A high risk premium on Spanish government debt is caused by market volatility and is not justified by the economy's performance, the country's finance minister Elena Salgado has said.
'Our economic fundamentals do not justify this high risk premium so it should come down,' Salgado said in an interview with AFP.
Investors demanded Wednesday an extra 2.60 percentage points in interest on Spanish 10-year bonds compared to safe-bet German debt, up sharply from 2.54 percentage points yesterday.
Salgado said the markets were demanding higher returns before investing in the debt of other countries such as Italy, not just Spain.
'That is to say, that it is not a Spanish question. It is an instability, a volatility that is effecting the debt markets in general,' the finance minister said.
Spain's risk premium has shot even higher after Moody's downgraded Portugal's debt to junk status yesterday, warning Lisbon may need a new debt rescue package.
Both Spain and Italy are considered by markets to be potentially at risk owing to their strained public finances and weak growth prospects, although unlike Greece, Ireland and Portugal, they appear for the moment not to need rescue.
Despite the higher interest rates Spain has to pay to borrow on the markets, Salgado said the country had no difficulty financing itself.
Spanish bond issues had been received with 'extraordinary' demand that outstripped supply four times over, she said.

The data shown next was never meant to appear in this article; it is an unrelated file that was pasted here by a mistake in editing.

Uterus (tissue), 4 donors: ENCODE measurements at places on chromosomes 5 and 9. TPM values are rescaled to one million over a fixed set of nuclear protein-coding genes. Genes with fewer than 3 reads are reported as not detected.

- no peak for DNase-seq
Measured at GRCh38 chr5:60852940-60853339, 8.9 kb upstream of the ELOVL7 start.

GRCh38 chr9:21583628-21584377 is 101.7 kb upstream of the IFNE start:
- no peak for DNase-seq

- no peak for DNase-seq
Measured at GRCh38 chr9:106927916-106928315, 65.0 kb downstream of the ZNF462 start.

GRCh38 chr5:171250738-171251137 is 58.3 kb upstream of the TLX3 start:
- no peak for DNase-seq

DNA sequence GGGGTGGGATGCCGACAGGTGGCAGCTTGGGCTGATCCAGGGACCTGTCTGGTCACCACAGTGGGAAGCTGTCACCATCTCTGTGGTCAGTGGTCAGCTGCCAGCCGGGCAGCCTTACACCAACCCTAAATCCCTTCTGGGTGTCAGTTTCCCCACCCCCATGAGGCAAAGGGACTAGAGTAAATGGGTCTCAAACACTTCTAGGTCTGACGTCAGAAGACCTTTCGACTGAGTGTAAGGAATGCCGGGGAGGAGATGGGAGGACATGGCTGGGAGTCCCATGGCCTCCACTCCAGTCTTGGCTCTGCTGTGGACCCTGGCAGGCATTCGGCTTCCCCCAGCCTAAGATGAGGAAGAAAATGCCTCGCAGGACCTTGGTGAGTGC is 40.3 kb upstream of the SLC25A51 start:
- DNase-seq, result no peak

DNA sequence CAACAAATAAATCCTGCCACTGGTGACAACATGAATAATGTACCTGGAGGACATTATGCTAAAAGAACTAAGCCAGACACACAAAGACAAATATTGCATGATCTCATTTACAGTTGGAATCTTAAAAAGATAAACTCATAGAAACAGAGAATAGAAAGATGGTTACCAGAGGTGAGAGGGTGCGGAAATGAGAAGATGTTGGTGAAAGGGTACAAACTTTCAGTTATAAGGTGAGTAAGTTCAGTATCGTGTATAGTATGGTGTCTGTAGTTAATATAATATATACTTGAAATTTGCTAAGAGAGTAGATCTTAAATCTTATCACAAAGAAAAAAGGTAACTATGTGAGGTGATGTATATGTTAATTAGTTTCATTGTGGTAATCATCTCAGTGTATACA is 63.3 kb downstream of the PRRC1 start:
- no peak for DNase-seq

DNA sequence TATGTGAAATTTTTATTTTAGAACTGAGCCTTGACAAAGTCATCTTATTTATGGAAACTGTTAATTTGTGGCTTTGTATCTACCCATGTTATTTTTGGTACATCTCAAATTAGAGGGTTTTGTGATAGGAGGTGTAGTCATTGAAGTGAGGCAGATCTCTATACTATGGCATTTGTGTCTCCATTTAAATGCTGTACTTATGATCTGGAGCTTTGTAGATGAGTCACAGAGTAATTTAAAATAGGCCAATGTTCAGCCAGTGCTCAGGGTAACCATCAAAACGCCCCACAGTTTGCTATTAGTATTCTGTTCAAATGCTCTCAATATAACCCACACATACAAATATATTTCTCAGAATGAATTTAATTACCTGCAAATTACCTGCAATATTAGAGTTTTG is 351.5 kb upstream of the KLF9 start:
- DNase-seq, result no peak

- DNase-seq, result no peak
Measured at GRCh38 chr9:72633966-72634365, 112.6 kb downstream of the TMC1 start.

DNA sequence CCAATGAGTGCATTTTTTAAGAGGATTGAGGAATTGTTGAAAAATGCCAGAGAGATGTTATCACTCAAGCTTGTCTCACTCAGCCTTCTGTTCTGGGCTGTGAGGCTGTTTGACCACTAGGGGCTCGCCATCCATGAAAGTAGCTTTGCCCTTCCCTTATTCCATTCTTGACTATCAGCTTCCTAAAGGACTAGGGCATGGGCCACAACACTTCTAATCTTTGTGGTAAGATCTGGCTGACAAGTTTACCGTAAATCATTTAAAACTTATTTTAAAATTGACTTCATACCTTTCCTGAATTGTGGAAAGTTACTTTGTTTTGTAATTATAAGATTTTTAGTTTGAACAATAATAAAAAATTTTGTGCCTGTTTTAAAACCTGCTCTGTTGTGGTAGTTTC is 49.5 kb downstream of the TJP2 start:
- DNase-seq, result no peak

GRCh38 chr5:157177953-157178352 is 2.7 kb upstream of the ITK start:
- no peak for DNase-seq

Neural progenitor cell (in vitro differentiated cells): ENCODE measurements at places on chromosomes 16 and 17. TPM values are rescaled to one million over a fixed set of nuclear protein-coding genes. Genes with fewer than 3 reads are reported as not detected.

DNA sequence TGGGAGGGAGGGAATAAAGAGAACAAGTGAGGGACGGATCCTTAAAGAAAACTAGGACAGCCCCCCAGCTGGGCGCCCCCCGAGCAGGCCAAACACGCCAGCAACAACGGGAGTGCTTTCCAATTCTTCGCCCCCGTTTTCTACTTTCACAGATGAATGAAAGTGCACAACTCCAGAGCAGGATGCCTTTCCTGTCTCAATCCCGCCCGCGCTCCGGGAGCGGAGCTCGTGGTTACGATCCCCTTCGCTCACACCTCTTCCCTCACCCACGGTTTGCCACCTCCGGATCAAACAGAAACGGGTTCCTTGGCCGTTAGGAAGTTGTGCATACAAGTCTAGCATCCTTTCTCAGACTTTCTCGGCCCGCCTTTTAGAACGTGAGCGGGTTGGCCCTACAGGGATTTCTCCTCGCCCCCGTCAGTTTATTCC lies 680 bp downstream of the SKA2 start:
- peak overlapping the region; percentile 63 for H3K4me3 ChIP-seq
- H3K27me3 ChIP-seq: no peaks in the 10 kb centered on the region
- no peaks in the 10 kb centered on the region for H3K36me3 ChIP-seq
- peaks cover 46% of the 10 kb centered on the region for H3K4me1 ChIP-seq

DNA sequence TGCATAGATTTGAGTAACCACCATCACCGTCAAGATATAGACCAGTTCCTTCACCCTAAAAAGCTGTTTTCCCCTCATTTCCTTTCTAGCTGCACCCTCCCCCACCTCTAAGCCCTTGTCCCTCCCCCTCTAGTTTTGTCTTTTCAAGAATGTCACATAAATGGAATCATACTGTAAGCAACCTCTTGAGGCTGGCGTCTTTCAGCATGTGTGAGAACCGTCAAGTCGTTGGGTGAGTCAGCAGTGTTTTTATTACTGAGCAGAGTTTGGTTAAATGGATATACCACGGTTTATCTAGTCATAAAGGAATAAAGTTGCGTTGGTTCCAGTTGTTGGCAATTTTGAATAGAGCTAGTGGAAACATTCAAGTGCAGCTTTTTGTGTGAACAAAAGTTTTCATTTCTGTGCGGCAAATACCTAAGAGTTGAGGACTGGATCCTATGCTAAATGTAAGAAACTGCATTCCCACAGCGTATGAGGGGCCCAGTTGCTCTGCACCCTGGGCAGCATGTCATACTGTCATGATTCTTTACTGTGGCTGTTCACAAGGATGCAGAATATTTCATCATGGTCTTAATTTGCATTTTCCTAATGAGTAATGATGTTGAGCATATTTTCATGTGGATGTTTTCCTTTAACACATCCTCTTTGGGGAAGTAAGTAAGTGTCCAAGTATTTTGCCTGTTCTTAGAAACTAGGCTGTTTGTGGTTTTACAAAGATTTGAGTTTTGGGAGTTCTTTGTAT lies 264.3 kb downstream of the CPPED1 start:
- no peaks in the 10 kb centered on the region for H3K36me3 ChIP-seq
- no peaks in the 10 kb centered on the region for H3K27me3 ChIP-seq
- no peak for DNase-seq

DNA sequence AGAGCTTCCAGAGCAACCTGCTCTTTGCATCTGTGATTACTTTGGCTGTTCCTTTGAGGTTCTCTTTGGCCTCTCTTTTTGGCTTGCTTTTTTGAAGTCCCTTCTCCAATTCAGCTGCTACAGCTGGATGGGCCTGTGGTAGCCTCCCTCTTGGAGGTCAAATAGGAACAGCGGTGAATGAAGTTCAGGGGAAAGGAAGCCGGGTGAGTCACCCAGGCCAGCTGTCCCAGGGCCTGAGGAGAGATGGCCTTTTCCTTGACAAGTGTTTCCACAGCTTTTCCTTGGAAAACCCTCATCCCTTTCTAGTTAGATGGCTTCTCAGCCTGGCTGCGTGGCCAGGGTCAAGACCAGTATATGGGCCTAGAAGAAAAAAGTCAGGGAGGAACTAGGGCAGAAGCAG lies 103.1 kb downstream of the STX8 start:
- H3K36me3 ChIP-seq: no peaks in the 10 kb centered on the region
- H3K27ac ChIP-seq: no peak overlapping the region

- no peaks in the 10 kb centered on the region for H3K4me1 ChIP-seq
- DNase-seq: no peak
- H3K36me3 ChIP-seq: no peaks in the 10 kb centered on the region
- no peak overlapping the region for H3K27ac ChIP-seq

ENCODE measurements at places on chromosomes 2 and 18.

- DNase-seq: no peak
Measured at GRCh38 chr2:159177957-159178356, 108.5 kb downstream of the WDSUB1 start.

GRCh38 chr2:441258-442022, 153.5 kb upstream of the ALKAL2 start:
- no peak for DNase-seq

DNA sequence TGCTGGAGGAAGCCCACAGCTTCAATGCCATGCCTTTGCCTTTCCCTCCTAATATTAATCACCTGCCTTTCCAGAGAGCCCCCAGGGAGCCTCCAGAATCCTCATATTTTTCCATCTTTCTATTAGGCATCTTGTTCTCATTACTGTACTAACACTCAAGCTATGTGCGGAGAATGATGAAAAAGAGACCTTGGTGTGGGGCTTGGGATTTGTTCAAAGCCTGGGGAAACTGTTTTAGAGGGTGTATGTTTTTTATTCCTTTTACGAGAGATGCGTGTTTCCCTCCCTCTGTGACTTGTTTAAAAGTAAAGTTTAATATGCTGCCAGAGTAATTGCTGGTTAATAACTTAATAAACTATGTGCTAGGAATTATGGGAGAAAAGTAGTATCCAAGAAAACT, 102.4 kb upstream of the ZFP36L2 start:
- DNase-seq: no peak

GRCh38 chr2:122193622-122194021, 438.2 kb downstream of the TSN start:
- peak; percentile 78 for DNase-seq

Spain's government was only paying the risk premium on new debt and it had already raised a lot of money in previous years with bonds carrying long maturities, Salgado added.
'The summary of all that is that the weight of interest of our debt on gross domestic product is still one of the lowest in Europe,' she said.
The government was determined to carry on pushing through reforms and meeting its commitments to ensure that the risk premium declined, the minister said.
'But in any case, the government's opinion is that at the moment the effect is from the instability of the markets, not factors related to the Spanish economy.
Banks will need around 'half' top estimates
Spain hopes its savings banks will need 'a lot less' than the maximum estimate of €15 billion in new capital to put them on a sound footing, Salgado said.
Madrid hoped the banks would require 'in the area of half' of the top estimate of €15 billion to bolster their balance sheets by September in line with new capital requirement rules.
Spain's lenders, especially regional savings banks that account for about half of all lending in the country, have been heavily exposed to bad debt since the collapse of the property sector at the end of 2008.
The Bank of Spain has estimated the entire banking system requires no more than €15.15 billion to recapitalise.
The extra money is required to meet stringent new rules on capital levels introduced by the Spanish authorities so as to regain credibility on world financial markets.
Under the new rules, Spain requires banks to boost their rock-solid core capital to 8.0% of total assets if they are listed and to 10% if they are not listed.
Those that fail to find the money will get an injection of public funds in September.
Even if every Spanish bank was obliged to meet the strictest 10% requirement, the maximum funds required would be €15 billion, Salgado said.
'But we already know that in no way will it go over that figure and it will be a lot less,' she added.
Salgado said it was too early to give an exact figure.
'The savings banks might be telling us that conversations with the private sector are going well but until the private capital actually comes in, it would be premature to give (the figure), of course.'